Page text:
Monday, September 08, 2008

Penelope and Prince Charming Charmed Me!

I finished Penelope and Prince Charming by Jennifer Ashley yesterday. I had started it months ago, and put it aside. Not that it wasn't good. I did the fatal reading habit thing: skimming ahead. The love scenes are definitely on the erotic side. As we have discussed, I am iffy about erotic elements in a "mainstream" romance. But on the second read the love scenes were tastefully done. I suppose that Jennifer felt that she needed to push the sensual envelope as the Nvengarians are very sensual, wild, and sexually explorative people. I think that she did compromise and kept things as tame as possible for a mainstream romance. And I use the word 'tame' in the sense that the love scenes are definitely hot, but the reasonably prudish romance reader who likes her love scenes could handle them.
Penelope... is a sweet love story about the power of love to redefine and to defy the odds. Penelope is a rather ordinary daughter of a baronet who resides in the country with her widowed mother. She is most definitely on the shelf after two broken engagements (neither of which are quite her fault, although it has earned her a reputation of a jilt). And in fact, she has almost given up on finding her Prince that her romantic heart quite longs for. In swoops a bonafide Imperial Prince, Damien. He was imprisoned by his rather insane, evil father, who feared him taking over his rule. And once freed, he fled his homeland, working hard to support himself until he became wealthy, and developed a reputation as a dilettante expatriate, equally good at seducing women as he is at charming diplomats. But when his wicked father dies, he realizes that his people need him, so he decides to take over the rule of the country from the ultra-powerful Council of Dukes, one in particular of which, Grand Duke Alexander, is determined to kill him to prevent him from subjecting Nvengaria to tyrannical wicked excesses as his father did.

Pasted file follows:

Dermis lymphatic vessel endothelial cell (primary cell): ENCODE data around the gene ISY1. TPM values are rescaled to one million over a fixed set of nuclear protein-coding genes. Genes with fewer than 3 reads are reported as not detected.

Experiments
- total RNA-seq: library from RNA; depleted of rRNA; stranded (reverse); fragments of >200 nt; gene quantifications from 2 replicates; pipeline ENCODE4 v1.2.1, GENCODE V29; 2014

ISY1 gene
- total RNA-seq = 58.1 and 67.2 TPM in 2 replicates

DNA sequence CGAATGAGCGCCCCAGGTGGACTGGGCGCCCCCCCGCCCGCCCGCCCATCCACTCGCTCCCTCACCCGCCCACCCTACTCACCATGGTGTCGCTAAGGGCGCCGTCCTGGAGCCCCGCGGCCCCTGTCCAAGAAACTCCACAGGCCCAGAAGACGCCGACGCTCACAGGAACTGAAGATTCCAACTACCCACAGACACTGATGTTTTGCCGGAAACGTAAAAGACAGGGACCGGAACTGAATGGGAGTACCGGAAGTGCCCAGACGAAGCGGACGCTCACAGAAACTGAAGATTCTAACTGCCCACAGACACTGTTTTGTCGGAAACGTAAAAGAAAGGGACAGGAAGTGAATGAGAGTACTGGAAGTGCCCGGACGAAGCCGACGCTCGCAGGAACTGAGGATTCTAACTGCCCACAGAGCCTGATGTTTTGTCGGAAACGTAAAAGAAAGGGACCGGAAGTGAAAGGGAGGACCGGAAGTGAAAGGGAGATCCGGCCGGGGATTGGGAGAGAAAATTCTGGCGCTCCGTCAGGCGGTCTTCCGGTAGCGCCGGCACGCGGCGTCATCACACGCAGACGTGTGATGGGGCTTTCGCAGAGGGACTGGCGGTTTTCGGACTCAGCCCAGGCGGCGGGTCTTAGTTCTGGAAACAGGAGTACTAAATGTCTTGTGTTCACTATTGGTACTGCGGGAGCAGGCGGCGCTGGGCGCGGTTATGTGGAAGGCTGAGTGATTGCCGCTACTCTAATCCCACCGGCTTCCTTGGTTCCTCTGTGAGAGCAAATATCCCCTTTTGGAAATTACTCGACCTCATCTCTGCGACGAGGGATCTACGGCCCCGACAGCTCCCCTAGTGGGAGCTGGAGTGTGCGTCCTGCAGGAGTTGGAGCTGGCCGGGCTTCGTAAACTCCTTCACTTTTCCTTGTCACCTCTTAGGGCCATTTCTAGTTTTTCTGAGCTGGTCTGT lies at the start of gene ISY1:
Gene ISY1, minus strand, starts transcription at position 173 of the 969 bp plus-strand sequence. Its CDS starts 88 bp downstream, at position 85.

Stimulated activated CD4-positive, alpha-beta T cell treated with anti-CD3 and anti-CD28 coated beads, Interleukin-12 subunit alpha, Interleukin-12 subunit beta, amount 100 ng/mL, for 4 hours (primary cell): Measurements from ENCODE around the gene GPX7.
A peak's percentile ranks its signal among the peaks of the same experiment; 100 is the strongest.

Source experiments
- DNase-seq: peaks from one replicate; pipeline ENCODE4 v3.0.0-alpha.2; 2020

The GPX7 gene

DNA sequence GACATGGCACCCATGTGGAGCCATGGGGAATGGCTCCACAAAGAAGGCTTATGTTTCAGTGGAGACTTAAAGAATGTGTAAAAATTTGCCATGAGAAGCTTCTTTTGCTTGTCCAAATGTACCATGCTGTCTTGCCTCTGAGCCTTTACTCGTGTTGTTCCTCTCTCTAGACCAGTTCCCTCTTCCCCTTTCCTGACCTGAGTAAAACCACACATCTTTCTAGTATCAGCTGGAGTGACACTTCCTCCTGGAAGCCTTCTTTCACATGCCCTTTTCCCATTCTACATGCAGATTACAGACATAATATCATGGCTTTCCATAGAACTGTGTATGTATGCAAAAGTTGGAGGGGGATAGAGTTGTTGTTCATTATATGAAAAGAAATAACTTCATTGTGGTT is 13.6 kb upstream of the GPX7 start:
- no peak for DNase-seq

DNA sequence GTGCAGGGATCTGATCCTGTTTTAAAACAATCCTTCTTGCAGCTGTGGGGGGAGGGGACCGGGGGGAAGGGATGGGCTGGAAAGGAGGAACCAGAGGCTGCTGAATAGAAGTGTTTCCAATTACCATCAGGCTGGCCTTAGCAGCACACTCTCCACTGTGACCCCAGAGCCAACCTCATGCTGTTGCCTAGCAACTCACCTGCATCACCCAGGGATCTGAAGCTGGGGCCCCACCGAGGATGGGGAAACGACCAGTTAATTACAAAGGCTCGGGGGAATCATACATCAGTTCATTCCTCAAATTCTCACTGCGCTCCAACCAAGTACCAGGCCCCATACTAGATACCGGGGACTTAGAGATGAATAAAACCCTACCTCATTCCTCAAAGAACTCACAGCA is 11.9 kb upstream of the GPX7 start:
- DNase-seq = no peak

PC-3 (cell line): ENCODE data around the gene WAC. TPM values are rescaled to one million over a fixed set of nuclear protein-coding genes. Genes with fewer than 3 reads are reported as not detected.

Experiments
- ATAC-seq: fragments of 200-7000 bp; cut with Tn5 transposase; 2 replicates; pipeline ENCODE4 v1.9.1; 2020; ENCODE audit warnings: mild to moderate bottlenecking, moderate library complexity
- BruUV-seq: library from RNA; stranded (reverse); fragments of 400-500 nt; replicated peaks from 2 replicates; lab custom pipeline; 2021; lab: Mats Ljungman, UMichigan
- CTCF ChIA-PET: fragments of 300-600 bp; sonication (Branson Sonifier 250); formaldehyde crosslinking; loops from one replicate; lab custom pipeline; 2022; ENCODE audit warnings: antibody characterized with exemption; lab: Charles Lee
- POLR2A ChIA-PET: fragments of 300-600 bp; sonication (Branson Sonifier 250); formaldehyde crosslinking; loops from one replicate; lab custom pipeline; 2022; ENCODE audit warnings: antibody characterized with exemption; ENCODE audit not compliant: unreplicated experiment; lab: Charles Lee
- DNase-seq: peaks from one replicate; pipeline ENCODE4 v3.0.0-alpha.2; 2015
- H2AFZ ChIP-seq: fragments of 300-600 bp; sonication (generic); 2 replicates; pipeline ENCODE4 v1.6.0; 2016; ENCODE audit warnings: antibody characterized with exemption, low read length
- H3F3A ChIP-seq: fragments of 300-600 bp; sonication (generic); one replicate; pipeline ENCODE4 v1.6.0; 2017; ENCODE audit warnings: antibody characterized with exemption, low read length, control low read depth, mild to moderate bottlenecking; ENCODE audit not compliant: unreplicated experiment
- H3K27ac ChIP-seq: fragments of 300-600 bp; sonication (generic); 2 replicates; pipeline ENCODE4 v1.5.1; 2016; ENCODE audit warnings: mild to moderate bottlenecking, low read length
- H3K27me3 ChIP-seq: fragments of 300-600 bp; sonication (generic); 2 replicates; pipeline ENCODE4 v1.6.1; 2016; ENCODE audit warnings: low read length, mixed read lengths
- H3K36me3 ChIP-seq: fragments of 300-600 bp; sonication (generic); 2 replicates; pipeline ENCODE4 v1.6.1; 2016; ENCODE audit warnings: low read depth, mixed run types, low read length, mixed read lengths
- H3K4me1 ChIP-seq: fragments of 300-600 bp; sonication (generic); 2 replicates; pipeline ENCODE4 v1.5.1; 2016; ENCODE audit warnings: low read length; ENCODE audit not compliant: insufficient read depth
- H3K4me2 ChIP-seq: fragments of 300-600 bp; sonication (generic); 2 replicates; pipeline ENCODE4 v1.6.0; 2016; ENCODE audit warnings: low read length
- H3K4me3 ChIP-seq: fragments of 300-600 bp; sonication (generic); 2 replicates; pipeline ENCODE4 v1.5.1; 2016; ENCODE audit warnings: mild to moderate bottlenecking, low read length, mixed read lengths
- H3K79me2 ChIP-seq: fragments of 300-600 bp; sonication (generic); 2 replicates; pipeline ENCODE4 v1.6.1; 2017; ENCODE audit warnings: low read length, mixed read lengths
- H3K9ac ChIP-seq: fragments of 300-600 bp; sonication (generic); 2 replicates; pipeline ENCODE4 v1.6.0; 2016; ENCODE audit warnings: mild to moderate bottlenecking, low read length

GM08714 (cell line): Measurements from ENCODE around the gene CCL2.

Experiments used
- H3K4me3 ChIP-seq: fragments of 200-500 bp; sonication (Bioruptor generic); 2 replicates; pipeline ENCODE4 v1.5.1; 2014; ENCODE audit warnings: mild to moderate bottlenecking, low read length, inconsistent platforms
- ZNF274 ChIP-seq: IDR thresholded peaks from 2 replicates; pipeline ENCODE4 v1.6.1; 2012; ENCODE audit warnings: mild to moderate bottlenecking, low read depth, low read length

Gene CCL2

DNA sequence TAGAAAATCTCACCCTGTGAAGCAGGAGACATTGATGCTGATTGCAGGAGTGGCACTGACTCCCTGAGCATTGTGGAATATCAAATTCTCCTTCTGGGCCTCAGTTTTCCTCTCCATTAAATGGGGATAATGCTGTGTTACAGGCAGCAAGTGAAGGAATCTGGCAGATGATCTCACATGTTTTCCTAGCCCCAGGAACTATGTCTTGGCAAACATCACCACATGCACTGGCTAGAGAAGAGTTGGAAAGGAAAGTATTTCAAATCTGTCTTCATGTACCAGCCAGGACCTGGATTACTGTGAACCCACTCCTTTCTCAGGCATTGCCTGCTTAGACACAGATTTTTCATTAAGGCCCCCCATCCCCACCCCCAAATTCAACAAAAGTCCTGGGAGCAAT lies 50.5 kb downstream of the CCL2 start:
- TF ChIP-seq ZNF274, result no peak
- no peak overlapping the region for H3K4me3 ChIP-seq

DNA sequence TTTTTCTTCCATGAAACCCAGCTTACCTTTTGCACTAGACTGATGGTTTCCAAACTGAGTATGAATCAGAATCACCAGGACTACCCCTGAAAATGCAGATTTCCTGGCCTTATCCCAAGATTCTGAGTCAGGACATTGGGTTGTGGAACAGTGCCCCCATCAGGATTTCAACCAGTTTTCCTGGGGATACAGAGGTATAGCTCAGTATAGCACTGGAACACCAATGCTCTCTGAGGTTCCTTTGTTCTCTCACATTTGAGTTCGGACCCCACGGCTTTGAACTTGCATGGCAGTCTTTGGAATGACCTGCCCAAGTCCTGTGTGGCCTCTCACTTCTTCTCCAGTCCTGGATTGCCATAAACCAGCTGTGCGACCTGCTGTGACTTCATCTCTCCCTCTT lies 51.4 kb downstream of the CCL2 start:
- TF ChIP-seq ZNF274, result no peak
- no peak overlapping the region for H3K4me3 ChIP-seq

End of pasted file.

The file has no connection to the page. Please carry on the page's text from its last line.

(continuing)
In order for Damian to be accepted by his people, he has to fulfill the prophecy of bringing back the long lost Princess as his bride. His search brings him to the tiny town of Little Marching, in England, where he sees that the long lost ring that would mark the princess is in the hands of the frivolous baronet widow, Lady Simone. As he can obviously not marry a woman past childbearing age, he immediately asks for Penelope, her daughter's hand. But this is not a burden to him, as he is captivated by her. It is made clear that part of the attraction is due to the magic of the prophecy. However, I believe that there was a magic that came from the meeting of two soulmates, completely unrelated to the prophecy.
Quite frankly, after having been engaged the first time around to a complete scoundrel, Penelope doesn't want to be atttracted to the incredibly attractive, somewhat roguish prince, but her heart and her hormones are doing their own thing. Damien is a master at seduction and is drawn to Penelope in a way he cannot resist. Their engagement is inevitable, although Penelope has some misgivings, one of which is leaving her widowed, somewhat ineffectual mother alone, although she has a suitor in her lover, Mr. Michael Tavistock, who is the father of Penelope's good friend Megan (who will have her happy ending in the second book, The Mad, Bad Duke with guess who). Another would be her fears that an ordinary girl from the country could never be a good enough Princess to a man of the world like Damien.